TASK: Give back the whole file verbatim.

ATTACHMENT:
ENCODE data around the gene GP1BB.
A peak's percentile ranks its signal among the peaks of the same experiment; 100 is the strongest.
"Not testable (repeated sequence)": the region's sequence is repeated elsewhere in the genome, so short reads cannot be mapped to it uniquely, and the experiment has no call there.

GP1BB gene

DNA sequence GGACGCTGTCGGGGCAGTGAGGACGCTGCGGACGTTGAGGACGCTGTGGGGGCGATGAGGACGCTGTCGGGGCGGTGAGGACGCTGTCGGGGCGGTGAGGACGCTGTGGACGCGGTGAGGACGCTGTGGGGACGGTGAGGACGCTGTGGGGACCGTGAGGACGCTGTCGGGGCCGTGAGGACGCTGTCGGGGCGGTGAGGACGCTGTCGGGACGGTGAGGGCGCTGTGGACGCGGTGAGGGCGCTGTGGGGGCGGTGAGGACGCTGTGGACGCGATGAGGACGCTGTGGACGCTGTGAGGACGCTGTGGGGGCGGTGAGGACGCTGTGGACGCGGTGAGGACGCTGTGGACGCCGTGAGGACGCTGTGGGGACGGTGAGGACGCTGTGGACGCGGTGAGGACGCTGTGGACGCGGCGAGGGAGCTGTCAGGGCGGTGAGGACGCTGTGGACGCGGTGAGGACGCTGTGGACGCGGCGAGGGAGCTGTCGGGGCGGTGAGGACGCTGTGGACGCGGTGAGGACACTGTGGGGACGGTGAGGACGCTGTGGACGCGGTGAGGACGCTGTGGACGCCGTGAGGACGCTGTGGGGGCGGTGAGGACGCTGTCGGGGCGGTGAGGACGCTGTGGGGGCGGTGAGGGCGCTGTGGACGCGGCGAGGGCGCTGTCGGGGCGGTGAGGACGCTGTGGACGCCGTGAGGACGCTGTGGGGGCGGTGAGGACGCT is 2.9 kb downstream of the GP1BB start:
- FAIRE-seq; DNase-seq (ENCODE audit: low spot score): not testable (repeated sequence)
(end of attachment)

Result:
ENCODE data around the gene GP1BB.
A peak's percentile ranks its signal among the peaks of the same experiment; 100 is the strongest.
"Not testable (repeated sequence)": the region's sequence is repeated elsewhere in the genome, so short reads cannot be mapped to it uniquely, and the experiment has no call there.

GP1BB gene

DNA sequence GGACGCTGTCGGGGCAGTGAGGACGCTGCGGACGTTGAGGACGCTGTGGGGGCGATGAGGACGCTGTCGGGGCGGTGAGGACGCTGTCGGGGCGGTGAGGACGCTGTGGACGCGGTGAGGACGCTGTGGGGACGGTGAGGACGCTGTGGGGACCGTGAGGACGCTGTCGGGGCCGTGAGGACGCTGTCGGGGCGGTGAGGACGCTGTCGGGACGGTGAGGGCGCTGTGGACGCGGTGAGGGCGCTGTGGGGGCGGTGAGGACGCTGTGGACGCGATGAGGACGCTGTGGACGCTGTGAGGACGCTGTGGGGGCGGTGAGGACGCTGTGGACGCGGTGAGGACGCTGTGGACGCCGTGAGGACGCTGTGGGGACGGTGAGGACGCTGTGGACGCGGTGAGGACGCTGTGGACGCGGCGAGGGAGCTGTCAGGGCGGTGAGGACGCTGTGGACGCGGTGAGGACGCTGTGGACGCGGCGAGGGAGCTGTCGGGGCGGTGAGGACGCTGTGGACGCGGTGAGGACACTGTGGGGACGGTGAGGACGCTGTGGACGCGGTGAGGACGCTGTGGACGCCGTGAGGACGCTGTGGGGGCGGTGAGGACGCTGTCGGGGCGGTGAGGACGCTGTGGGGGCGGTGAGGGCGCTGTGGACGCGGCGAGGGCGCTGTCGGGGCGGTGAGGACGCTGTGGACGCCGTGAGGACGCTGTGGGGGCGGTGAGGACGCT is 2.9 kb downstream of the GP1BB start:
- FAIRE-seq; DNase-seq (ENCODE audit: low spot score): not testable (repeated sequence)